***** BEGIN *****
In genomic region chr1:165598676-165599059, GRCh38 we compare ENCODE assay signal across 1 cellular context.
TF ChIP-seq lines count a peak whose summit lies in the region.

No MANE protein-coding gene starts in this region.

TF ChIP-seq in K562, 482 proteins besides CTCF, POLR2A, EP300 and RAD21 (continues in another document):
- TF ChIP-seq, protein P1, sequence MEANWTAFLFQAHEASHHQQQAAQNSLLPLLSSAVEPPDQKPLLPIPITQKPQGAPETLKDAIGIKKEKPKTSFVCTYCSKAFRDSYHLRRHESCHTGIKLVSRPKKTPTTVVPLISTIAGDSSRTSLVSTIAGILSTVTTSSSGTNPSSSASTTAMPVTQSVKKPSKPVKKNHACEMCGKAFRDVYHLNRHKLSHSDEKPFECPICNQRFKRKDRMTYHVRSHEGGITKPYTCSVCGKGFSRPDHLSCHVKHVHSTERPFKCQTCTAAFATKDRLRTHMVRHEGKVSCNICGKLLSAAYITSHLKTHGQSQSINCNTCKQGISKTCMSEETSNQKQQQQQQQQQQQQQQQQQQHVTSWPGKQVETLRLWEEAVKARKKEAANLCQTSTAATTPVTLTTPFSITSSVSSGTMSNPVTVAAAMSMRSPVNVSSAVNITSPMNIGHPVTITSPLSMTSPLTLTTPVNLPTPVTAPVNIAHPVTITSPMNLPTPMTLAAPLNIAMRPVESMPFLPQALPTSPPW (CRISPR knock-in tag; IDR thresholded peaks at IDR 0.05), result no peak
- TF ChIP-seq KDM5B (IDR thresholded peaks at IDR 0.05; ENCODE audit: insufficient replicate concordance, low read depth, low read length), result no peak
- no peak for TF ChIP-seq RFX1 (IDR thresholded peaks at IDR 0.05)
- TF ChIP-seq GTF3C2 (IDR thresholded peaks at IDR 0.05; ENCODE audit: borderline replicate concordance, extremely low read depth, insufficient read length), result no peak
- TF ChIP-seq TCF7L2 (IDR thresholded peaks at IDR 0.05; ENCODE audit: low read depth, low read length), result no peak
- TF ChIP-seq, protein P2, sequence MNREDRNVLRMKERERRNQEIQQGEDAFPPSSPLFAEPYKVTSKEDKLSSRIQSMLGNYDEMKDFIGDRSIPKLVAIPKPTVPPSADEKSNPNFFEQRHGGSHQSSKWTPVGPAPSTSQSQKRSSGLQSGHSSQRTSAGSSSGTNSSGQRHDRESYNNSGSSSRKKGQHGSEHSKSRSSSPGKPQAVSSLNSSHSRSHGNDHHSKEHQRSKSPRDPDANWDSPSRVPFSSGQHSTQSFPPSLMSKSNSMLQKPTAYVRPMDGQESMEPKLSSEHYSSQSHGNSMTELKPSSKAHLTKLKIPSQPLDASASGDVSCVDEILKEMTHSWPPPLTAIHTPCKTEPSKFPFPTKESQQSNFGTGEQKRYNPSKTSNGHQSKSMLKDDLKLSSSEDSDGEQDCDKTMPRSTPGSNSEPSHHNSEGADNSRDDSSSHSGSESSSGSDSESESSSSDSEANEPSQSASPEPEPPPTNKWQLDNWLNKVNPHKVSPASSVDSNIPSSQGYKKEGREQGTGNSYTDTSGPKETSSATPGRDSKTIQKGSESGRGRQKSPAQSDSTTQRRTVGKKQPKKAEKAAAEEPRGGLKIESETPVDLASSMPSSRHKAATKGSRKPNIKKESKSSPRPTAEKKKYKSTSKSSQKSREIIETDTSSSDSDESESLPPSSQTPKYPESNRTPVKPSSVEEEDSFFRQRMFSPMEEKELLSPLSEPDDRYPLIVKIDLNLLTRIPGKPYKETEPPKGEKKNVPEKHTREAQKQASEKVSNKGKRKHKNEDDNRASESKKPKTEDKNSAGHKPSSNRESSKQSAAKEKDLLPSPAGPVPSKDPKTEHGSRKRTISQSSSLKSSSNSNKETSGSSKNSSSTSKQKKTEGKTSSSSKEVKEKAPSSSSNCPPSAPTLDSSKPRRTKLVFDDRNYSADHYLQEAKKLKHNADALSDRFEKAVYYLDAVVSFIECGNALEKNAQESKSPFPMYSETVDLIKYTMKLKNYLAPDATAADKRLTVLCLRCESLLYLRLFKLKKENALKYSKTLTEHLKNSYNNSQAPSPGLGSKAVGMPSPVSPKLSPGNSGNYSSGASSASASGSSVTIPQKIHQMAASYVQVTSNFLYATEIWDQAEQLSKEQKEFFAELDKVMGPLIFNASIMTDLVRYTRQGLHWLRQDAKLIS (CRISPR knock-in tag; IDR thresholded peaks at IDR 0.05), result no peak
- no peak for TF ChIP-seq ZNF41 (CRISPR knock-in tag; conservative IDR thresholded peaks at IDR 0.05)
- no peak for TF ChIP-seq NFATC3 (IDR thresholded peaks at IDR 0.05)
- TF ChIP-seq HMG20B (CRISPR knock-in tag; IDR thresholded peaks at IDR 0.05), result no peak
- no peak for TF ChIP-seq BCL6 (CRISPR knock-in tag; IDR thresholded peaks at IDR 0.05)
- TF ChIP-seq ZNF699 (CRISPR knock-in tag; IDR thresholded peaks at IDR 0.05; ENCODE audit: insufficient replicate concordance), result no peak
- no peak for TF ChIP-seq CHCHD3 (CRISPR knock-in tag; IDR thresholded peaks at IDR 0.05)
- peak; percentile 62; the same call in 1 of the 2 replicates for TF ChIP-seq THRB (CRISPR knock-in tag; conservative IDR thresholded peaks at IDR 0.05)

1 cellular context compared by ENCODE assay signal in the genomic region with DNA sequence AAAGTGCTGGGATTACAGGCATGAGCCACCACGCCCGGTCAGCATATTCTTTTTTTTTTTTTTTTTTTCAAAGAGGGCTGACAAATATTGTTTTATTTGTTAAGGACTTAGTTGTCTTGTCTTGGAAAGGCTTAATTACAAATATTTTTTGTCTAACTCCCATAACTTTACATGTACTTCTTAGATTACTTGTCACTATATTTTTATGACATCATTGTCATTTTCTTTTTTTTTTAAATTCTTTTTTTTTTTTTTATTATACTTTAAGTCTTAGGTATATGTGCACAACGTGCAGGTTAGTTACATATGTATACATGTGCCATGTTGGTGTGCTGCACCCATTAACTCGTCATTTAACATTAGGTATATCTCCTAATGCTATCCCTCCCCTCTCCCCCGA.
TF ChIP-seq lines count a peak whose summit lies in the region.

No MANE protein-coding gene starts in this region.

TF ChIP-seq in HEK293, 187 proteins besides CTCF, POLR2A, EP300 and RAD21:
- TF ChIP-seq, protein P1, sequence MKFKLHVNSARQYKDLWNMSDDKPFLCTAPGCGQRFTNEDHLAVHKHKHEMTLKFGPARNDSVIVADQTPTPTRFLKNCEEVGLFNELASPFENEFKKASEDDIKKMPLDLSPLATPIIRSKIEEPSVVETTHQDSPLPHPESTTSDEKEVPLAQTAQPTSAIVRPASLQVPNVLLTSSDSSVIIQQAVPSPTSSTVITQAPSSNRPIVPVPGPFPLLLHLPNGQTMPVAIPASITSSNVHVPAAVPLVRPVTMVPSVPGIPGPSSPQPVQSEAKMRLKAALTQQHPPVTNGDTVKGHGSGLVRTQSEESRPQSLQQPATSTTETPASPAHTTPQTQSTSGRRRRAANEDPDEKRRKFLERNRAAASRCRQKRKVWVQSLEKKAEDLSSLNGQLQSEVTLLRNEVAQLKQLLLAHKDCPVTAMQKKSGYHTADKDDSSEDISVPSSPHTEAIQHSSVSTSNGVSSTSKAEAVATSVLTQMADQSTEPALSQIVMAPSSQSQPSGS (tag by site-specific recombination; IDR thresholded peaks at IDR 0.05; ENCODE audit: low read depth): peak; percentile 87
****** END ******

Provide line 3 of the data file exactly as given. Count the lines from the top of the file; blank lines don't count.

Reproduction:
No MANE protein-coding gene starts in this region.